JACKSON, Miss. (BP) — A preacher once told me, “I want to preach about America in the worst way.”
I told him it’s been done.
What he said is not what he meant, of course.
The worst way to preach about America is negatively.
“The world is going to hell.” “America is decaying from within.” “The country is becoming socialist.” “The president is our worst enemy.” “The Supreme Court is ruining America.” “The home is breaking down. Marriage is a thing of the past. You can’t get a good two-dollar steak anymore.”
OK, strike that last one.
The U. S. Supreme Court has issued ruling after ruling that has changed the character of marriage, definition of gender, responsibilities of employers and a hundred other things.
Conservatives are justifiably concerned. We are stuck with their decisions.
Does this mean the United States is through? Will God write “Ichabod” over what used to be a great country? Should we preachers deliver its eulogy from our pulpits?
Not so fast.
When a friend sent his sermon outline for the July 4th message he planned to preach — it was mostly a litany of what’s wrong with America — he was not asking for my opinion. He said, “What do you think is the future of America?”
I mulled that over a few hours before replying. Then I said something like the following:
I don’t know what the future of America is. I’m not sure where this country is going. But I can tell you something about that sermon as you have it laid out so far.
Everything you said is true. But your people already know that. So, the sermon is going to tell them what they already know. And, it’ll be depressing. Frankly, this is cheap preaching. Anyone can preach about all the negative stuff this nation — or any nation — is doing. Nations are made up of sinners, and their leaders tend to reflect that.
All governments have sinned and come short of the glory of God.
Give us some remedies (I told my friend). Tell about someone who is doing it right, who is a strength to America and a blessing to mankind. Yes, go ahead and lay out the problem. But don’t dwell on it. Move on to the positive, to examples of people who are doing something helpful, something inspiring, something righteous.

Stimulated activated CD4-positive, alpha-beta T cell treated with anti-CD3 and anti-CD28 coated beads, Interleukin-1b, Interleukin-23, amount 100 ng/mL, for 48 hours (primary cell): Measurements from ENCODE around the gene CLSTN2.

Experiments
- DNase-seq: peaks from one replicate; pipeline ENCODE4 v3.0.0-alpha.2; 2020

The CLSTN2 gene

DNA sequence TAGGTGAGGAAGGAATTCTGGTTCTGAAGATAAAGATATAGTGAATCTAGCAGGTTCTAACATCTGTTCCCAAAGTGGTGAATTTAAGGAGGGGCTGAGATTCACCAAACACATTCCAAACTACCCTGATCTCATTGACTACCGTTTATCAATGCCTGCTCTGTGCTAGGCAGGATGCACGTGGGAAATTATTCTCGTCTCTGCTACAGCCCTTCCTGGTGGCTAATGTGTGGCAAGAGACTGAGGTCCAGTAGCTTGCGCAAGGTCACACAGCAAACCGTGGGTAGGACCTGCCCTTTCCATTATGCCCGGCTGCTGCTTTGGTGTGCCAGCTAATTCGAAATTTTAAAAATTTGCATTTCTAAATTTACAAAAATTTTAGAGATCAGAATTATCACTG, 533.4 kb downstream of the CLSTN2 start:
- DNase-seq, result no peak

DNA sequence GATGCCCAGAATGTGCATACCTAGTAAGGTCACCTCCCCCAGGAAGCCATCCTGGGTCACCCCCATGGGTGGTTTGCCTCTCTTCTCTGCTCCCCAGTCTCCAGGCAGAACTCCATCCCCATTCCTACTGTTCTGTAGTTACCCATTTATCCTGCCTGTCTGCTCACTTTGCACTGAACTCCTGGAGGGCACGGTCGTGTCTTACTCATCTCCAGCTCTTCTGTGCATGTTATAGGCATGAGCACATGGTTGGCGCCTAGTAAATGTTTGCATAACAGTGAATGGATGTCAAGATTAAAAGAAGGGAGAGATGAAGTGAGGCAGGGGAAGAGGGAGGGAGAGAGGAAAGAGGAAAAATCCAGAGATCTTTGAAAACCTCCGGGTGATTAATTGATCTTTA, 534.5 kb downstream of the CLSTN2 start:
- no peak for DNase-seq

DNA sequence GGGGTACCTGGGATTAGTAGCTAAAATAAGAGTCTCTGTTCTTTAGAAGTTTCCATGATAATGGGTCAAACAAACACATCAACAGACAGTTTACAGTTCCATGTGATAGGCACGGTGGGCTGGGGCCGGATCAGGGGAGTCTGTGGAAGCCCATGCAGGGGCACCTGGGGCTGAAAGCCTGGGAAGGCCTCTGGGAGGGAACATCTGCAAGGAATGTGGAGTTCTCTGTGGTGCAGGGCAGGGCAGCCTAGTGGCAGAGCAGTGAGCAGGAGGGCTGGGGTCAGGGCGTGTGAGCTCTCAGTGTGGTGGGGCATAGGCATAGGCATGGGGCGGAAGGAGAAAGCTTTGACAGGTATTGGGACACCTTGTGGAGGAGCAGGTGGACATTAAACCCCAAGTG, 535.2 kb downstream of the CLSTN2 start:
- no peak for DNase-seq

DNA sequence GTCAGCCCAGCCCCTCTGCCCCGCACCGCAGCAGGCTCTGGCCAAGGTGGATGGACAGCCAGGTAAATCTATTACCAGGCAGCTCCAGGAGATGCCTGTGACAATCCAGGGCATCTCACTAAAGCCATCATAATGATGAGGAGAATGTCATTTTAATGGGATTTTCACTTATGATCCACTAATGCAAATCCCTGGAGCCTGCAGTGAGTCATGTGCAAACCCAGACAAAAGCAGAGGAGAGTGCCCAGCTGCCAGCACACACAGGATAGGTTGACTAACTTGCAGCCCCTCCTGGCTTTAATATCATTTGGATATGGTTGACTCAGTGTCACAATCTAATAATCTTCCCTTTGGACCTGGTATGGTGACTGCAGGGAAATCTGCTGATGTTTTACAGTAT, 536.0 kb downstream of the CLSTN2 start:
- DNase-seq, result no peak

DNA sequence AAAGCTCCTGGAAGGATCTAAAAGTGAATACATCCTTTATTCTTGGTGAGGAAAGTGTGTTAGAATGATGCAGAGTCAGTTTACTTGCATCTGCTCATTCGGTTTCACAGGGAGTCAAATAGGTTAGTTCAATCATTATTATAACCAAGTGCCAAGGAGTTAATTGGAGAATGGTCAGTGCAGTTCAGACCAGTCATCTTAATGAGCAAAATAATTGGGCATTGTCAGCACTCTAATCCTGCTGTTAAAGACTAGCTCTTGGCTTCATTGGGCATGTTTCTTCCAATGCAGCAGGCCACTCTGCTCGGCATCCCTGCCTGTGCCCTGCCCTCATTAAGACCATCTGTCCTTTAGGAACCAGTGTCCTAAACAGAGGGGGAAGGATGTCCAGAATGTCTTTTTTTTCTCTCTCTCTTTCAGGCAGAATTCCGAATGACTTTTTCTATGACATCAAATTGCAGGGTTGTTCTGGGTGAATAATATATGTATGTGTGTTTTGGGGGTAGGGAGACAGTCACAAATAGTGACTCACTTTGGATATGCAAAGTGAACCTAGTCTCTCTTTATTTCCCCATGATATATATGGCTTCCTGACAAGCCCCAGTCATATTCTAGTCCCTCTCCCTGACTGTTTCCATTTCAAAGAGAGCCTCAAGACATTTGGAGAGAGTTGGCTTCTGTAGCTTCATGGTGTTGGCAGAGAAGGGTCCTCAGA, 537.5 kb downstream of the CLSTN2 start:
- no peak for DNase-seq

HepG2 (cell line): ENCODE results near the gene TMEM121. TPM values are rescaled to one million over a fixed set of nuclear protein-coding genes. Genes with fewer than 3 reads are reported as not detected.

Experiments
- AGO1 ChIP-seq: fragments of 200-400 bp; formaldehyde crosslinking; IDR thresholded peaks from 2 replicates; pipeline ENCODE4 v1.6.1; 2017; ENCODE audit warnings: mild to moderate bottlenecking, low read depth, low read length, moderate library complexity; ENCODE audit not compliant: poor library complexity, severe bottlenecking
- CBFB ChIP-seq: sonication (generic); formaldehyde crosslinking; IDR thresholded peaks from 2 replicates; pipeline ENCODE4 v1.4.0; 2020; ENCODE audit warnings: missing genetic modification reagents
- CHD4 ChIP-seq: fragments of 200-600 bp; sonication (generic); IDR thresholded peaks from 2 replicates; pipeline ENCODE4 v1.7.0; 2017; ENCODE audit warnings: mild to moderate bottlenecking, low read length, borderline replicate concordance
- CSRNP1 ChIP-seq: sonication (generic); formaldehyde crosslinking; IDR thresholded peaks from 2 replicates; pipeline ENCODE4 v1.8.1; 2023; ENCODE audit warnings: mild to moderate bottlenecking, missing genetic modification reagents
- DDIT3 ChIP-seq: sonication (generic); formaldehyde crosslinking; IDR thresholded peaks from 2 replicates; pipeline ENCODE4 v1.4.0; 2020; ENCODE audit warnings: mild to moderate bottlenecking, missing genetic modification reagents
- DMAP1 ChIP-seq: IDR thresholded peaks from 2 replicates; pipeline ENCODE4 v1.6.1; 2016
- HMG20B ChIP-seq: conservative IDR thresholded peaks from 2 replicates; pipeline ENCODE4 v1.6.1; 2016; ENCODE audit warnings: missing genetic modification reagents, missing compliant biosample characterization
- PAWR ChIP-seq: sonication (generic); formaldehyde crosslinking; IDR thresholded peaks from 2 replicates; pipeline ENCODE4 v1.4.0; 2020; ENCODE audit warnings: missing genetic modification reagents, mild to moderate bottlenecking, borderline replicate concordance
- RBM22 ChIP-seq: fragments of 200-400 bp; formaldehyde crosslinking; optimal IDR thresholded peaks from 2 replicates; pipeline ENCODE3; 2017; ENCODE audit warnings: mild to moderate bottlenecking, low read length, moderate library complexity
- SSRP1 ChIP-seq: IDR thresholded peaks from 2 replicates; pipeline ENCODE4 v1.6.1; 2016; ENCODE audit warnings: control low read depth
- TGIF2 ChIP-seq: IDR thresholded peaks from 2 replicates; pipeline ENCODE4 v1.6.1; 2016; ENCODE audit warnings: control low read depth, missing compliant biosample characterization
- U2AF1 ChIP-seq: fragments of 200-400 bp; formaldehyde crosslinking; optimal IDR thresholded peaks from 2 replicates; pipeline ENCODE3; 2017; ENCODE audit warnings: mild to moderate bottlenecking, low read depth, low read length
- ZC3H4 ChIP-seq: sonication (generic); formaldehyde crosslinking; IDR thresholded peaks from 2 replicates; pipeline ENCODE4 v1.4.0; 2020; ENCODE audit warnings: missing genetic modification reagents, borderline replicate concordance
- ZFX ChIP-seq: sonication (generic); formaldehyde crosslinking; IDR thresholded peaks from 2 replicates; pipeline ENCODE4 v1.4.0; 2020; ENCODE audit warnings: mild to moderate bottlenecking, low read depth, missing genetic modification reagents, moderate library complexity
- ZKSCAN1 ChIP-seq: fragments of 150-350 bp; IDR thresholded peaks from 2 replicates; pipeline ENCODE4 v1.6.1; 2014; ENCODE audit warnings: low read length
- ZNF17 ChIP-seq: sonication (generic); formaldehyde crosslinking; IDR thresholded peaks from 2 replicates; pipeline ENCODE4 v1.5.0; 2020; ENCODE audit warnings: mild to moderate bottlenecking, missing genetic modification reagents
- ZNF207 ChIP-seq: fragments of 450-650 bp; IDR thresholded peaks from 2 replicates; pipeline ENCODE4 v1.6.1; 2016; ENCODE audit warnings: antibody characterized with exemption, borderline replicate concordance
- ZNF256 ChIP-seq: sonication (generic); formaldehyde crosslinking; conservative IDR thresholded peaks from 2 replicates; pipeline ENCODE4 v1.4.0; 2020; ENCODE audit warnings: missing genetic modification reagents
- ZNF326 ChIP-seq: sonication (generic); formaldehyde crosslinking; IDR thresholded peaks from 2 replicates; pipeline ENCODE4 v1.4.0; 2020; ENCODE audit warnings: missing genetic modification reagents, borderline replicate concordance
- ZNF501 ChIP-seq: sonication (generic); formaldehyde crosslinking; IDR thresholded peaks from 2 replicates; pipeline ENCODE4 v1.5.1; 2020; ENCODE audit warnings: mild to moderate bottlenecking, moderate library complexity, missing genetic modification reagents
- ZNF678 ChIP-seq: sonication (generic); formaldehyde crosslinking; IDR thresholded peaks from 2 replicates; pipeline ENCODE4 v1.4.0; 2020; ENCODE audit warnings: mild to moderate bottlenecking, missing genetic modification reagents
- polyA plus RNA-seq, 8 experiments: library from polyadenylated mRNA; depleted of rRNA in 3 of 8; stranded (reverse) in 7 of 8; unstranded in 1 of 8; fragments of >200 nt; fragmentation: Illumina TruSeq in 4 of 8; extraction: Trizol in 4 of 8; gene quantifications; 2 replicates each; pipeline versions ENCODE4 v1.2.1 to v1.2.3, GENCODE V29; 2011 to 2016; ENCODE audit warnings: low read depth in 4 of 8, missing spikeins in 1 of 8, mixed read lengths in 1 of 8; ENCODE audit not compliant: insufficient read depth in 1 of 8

When I was 19, I joined a Southern Baptist church near my college. Before long, I began hearing negative preaching flowing from the pulpits, usually accompanied by flailing arms and raised voice: “Our homes no longer have family altars!”
I had to ask someone what a family altar was. The term suggested to this untaught mind a place of human sacrifice.
Often in Sunday School, teachers would drop in testimonials such as, “In my childhood, Dad would gather us all around after supper and we would spend a half hour reading the Word and praying. People don’t do that anymore. What’s the world coming to?”
To me, a spiritual infant, this all communicated one impression: no one has a family prayer time anymore and this is the norm. If you are not praying together as a family, you’re like everyone else. So don’t beat yourself up about it and feel guilty.
The negative preaching and teaching had communicated the opposite of what had been intended.
What, I wondered, would be the result if we told stories of parents who got this thing right? Later, as a pastor, I told about Jim and Sondra.
Jim jogged from 5 to 6 each morning, and Sondra from 6 to 7. While she was out, Jim awakened their preschoolers, dressed them and played with them. They had a solid hour together every morning. Sometimes in the afternoon, Jim would call home. “Honey, I’ve got 30 minutes with no appointments. Get the kids ready.” He rushed home from his veterinary practice. He walked in the door, set the oven timer for 30 minutes, went into the children’s room, closed the door and played with them. When the timer sounded, he was out the door and back to work.
When I was Jim’s pastor, I delighted in telling what he did. It’s a positive declaration about family life that encourages people rather than depressing them under a load of guilt and worry.
I used to have a veteran deacon who would teach the young men about leading their families. “My wife and I love to use the Open Windows (devotional quarterly). They’re just long enough and have excellent readings. And the church provides them free.”
He was telling the young men that this was the norm, that as a godly father you should lead your family and here is one way to do it.
Is anything right in America? Then, tell it, pastor.
Is anyone doing something inspiring in America? Let’s hear it.
Absolutely, call attention to the areas of concern. No one is suggesting you ignore the dark side and tickle the ears of the congregation. But if the goal is to produce righteous saints who function as salt and light in a dark world, tell how it’s done.
The most patriotic thing I can do for America is to lead a child to Christ, to raise a healthy offspring who becomes part of the answer of this nation and not another of its problems.
I cannot undo the Supreme Court’s ruling. But I can do everything in my power to help the redeemed in Christ have solid Christian marriages and raise terrific kids.
Let’s build sermons around that, pastor. Let’s show them how it’s done instead of bemoaning the fact that no one is doing it.